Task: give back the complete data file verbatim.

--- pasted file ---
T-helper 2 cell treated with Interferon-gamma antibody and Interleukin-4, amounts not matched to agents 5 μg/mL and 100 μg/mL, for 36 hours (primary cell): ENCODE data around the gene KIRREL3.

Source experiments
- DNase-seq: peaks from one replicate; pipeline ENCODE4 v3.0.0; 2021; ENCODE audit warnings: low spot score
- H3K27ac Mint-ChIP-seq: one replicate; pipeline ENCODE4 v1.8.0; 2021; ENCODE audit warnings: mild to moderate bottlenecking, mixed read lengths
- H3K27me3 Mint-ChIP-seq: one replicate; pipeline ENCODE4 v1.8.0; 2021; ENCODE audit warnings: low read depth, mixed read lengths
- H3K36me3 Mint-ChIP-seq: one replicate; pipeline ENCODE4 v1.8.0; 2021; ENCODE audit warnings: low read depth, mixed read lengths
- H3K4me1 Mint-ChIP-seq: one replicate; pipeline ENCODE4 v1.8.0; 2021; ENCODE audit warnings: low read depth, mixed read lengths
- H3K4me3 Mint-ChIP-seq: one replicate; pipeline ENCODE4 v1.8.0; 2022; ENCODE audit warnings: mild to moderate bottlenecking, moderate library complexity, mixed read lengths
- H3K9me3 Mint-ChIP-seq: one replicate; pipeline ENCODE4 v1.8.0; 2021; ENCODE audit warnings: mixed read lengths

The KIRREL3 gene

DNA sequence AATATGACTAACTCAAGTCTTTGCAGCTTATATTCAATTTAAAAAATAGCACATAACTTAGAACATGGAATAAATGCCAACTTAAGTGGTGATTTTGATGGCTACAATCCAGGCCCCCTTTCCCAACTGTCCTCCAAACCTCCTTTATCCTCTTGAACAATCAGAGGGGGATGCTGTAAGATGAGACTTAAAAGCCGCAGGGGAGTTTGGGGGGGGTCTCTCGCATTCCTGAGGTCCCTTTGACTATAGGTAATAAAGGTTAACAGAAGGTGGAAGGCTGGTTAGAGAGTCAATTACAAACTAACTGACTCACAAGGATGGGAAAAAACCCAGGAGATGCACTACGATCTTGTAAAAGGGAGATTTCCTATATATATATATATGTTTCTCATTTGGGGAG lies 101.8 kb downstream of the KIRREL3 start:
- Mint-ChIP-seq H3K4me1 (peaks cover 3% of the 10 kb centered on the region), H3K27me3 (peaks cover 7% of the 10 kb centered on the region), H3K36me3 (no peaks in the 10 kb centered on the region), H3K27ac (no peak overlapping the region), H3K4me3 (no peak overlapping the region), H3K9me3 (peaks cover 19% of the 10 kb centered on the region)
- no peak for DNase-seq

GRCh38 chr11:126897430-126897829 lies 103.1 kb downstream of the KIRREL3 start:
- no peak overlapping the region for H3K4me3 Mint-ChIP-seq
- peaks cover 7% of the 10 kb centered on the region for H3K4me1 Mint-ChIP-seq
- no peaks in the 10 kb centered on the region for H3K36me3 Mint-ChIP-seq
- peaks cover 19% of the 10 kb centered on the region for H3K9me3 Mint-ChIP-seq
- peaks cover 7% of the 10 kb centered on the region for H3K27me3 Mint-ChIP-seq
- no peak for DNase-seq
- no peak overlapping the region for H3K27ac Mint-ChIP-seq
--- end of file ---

T-helper 2 cell treated with Interferon-gamma antibody and Interleukin-4, amounts not matched to agents 5 μg/mL and 100 μg/mL, for 36 hours (primary cell): ENCODE data around the gene KIRREL3.

Source experiments
- DNase-seq: peaks from one replicate; pipeline ENCODE4 v3.0.0; 2021; ENCODE audit warnings: low spot score
- H3K27ac Mint-ChIP-seq: one replicate; pipeline ENCODE4 v1.8.0; 2021; ENCODE audit warnings: mild to moderate bottlenecking, mixed read lengths
- H3K27me3 Mint-ChIP-seq: one replicate; pipeline ENCODE4 v1.8.0; 2021; ENCODE audit warnings: low read depth, mixed read lengths
- H3K36me3 Mint-ChIP-seq: one replicate; pipeline ENCODE4 v1.8.0; 2021; ENCODE audit warnings: low read depth, mixed read lengths
- H3K4me1 Mint-ChIP-seq: one replicate; pipeline ENCODE4 v1.8.0; 2021; ENCODE audit warnings: low read depth, mixed read lengths
- H3K4me3 Mint-ChIP-seq: one replicate; pipeline ENCODE4 v1.8.0; 2022; ENCODE audit warnings: mild to moderate bottlenecking, moderate library complexity, mixed read lengths
- H3K9me3 Mint-ChIP-seq: one replicate; pipeline ENCODE4 v1.8.0; 2021; ENCODE audit warnings: mixed read lengths

The KIRREL3 gene

DNA sequence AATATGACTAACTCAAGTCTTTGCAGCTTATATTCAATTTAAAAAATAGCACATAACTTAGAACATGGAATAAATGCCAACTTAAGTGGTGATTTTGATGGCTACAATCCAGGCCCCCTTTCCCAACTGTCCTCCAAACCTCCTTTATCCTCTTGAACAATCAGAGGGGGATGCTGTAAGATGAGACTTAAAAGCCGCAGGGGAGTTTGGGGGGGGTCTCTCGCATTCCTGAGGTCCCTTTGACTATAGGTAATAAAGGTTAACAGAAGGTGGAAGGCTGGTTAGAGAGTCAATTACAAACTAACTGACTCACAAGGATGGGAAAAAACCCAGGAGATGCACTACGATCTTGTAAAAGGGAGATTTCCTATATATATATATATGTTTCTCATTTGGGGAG lies 101.8 kb downstream of the KIRREL3 start:
- Mint-ChIP-seq H3K4me1 (peaks cover 3% of the 10 kb centered on the region), H3K27me3 (peaks cover 7% of the 10 kb centered on the region), H3K36me3 (no peaks in the 10 kb centered on the region), H3K27ac (no peak overlapping the region), H3K4me3 (no peak overlapping the region), H3K9me3 (peaks cover 19% of the 10 kb centered on the region)
- no peak for DNase-seq

GRCh38 chr11:126897430-126897829 lies 103.1 kb downstream of the KIRREL3 start:
- no peak overlapping the region for H3K4me3 Mint-ChIP-seq
- peaks cover 7% of the 10 kb centered on the region for H3K4me1 Mint-ChIP-seq
- no peaks in the 10 kb centered on the region for H3K36me3 Mint-ChIP-seq
- peaks cover 19% of the 10 kb centered on the region for H3K9me3 Mint-ChIP-seq
- peaks cover 7% of the 10 kb centered on the region for H3K27me3 Mint-ChIP-seq
- no peak for DNase-seq
- no peak overlapping the region for H3K27ac Mint-ChIP-seq